Fort Smith Cardiologists Team Up for Rare Heart Procedure


 
Ronald Kantola, DO, (left) of Arkansas Heart Center, and German Kamalov, MD, of the Cardiology Center at Sparks, recently teamed up for a procedure that's only been done a handful of times in the country.

German Kamalov and Ronald Kantola provide life-saving cardiac resynchronization therapy

FORT SMITH--Earlier this year, a patient in Fort Smith needed cardiac resynchronization therapy (CRT) that involves implanting a biventricular defibrillator to treat the delay in heart ventricle contractions that occurs in some patients with a heart failure - weak pumping power of the heart. A delay between the contraction of the right and left ventricles can occur with heart failure, so the walls of the left ventricle are unable to contract at the same time.

The CRT pacing device is an electronic, battery-powered device that is surgically implanted under the skin. The device has two or three leads that are positioned in the heart to help the heart beat in a more balanced way. The leads are implanted through a vein in the right atrium and right ventricle and into the large cardiac vein to pace the left ventricle.

Placing a third lead into cardiac vein sometimes is not possible because of difficult individual anatomy. Generally, these patients are referred to a cardiac surgeon to have the left ventricular lead implanted via incision through the chest wall, or thoracotomy. Unfortunately, some patients are very sick and can not tolerate a cardiac surgery.

German Kamalov, MD, who practices at the Cardiology Center at Sparks Health System, and Ronald Kantola, DO, CCDS, with the Arkansas Heart Center, teamed up to provide an alternative for the patient who was not a candidate for open surgery or the traditional implantation of a left ventricular lead.

The procedure required one physician to gain access to the left side of the heart from the groin while the other doctor worked simultaneously from the chest where the original defibrillator was inserted.

Kamalov, a cardiac electrophysiologist, had studied this approach, but had not performed it. The procedure that required a month of planning was life-saving. It reduced the patient's symptoms of heart failure, and allowed her to avoid an invasive heart surgery.

"It was a challenge, but we were able to combine our experiences to provide a solution for this patient," Kamalov said.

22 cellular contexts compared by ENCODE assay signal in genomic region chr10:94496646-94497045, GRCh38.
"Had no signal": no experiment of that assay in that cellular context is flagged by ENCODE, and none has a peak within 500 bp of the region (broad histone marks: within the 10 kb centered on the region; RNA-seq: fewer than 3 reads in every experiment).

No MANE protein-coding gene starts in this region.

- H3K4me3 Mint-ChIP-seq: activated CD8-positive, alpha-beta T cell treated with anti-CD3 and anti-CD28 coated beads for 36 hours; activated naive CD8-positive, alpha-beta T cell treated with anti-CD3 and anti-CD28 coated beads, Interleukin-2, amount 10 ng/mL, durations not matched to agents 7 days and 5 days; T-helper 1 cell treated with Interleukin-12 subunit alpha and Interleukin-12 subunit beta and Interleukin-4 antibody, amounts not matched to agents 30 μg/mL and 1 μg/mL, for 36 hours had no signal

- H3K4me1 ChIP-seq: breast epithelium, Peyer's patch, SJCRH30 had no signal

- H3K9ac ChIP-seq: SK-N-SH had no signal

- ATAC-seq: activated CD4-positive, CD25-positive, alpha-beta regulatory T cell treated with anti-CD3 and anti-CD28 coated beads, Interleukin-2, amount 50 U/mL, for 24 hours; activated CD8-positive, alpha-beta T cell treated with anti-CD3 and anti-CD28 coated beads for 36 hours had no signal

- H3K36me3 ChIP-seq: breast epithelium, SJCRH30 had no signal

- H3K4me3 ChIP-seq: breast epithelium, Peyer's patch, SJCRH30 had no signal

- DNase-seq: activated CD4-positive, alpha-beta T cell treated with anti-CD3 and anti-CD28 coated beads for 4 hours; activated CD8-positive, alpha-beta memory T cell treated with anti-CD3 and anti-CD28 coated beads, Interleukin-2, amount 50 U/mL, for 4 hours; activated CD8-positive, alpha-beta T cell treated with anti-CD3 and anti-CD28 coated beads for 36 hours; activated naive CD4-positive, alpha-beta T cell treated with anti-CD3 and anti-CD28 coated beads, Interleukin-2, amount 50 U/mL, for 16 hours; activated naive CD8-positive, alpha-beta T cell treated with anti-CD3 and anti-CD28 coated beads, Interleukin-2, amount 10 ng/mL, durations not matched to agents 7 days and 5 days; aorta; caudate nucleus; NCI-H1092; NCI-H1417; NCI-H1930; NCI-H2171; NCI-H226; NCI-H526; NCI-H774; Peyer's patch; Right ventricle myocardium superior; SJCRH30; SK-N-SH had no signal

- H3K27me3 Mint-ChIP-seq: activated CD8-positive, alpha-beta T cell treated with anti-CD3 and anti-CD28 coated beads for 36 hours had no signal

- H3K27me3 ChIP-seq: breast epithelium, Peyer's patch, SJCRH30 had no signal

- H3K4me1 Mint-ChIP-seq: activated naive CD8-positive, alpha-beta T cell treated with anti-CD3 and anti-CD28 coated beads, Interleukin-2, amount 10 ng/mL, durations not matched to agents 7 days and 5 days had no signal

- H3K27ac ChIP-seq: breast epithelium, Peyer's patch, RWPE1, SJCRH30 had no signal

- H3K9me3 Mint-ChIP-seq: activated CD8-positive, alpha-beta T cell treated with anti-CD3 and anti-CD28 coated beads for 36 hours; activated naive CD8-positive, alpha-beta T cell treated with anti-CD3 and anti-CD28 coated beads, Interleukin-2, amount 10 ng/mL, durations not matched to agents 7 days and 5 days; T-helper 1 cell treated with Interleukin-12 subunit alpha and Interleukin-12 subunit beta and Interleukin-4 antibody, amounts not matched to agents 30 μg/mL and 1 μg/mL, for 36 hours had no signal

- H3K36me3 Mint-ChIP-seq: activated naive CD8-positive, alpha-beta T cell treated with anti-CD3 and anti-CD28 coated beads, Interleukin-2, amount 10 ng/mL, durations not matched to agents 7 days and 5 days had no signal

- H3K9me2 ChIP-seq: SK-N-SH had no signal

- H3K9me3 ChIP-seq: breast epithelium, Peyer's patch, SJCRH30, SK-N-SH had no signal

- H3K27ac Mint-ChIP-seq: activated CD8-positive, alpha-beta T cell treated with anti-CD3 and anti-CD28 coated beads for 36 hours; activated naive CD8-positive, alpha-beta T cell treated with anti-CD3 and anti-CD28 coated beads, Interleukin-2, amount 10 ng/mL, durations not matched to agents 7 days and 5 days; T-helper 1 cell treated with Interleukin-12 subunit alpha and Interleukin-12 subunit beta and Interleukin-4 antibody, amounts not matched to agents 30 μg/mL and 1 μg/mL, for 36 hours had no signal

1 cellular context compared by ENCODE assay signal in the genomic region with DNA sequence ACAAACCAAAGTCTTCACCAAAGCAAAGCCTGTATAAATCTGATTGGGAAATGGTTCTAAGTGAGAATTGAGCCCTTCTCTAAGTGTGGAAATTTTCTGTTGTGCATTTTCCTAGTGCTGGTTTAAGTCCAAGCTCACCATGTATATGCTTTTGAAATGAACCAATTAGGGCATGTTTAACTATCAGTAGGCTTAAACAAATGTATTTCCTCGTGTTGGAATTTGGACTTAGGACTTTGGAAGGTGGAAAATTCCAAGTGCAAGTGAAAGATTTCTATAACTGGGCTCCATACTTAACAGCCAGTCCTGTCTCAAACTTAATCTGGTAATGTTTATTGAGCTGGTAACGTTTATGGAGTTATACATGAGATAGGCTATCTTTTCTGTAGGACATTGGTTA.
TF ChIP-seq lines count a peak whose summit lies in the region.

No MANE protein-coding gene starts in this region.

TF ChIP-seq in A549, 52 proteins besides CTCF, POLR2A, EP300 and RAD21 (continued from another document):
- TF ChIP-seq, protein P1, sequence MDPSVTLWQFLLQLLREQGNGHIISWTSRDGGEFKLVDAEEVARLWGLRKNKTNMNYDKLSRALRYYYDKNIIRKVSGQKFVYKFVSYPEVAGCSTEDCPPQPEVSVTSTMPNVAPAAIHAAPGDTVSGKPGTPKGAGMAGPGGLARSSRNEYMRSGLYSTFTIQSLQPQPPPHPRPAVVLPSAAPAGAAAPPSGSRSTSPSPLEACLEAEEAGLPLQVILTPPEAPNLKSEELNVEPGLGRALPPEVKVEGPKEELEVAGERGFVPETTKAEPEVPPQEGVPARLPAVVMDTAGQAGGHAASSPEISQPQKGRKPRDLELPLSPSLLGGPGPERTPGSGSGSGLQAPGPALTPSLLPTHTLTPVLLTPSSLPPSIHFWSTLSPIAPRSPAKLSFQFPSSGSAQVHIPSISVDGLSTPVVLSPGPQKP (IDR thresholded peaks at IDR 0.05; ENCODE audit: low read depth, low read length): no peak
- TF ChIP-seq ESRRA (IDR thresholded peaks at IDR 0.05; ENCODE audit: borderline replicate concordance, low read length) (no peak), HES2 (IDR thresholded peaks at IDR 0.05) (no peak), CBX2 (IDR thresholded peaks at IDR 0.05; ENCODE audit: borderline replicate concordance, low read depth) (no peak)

Kantola said to get ready for the procedure, they looked up all the information they could find, which was sparse. There were only a couple of articles from other institutions.

"We studied how they did it and talked about how to coordinate parts of procedure," Kantola said. "I had to do parts only I could do and he had to do parts only he could do. It was a two-person job. There was no way for one person to do the procedure. You needed two sets of hands."

Kantola said that this patient didn't have veins suitable to do the standard procedure. "Typically, she would have needed open heart surgery, but she was not a good surgical candidate," he said. "She had too high a risk of dying. So, in her case, we were able to poke a hole through interatrial septum and implant a lead to left side of heart and didn't have to have open procedure. It was basically like getting a heart failure device. She had no incisions. We used access through her veins like with a pacemaker."

Kamalov said non-invasive heart surgeries are becoming more common.

"In many cases, the patient is not a candidate for open-heart surgery, whether it is because of health, age or various circumstances," Kamalov said. "Many of our patients are still in the work force and prefer not to be on a long medical leave after surgery, so there are a lot of benefits to a less-invasive approach, including less blood loss, smaller incisions and a quicker recovery time."

Kamalov said he was inspired to become a cardiac electrophysiologist because the field is both intellectually and technically challenging.

"The physiology of the heart is fascinating and in this field, there are always new advances," Kamalov said. "It's rewarding to be a part of such a growing field and be able to have a positive impact on someone's quality of life."

As a cardiac electrophysiologist, he treats a lot of patients in Arkansas with atrial fibrillation (AFib).

"AFib is the most common kind of abnormal heart rhythm and becomes more common as we age," Kamalov said. "There are several risk factors such as high blood pressure, diabetes and heart disease commonly found in residents of this area that contribute to a growing rate of patients experiencing AFib. Some may not even know they have it. But the longer a person is in AFib, the higher their risk of experiencing a blood clot and subsequent stroke."

Kamalov also performs ablations of atrial and ventricular arrhythmias, implantation of pacemakers and defibrillators, and the extraction of infected or malfunctioning leads of these devices.

Kantola received his medical degree from Oklahoma State University College of Osteopathic Medicine in 2000 and has been practicing cardiology in the Fort Smith area for more than 11 years. Kamalov received his medical degree from Yerevan State Medical University in Armenia and has been in practice for more than 20 years. He joined Sparks in October of 2014 as the area's only cardiac electrophysiologist and since then has performed many procedures to treat and correct heart rhythm irregularities that were not previously available in Fort Smith.

For more information, go online to:

Cardiology Center at Sparks Health System

 
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Tags:
Arkansas Heart Center, atrial fibrillation, Becky Gillette, cardiac resynchronization therapy, Cardiology Center at Sparks Health System, German Kamalov, Ronald Kantola
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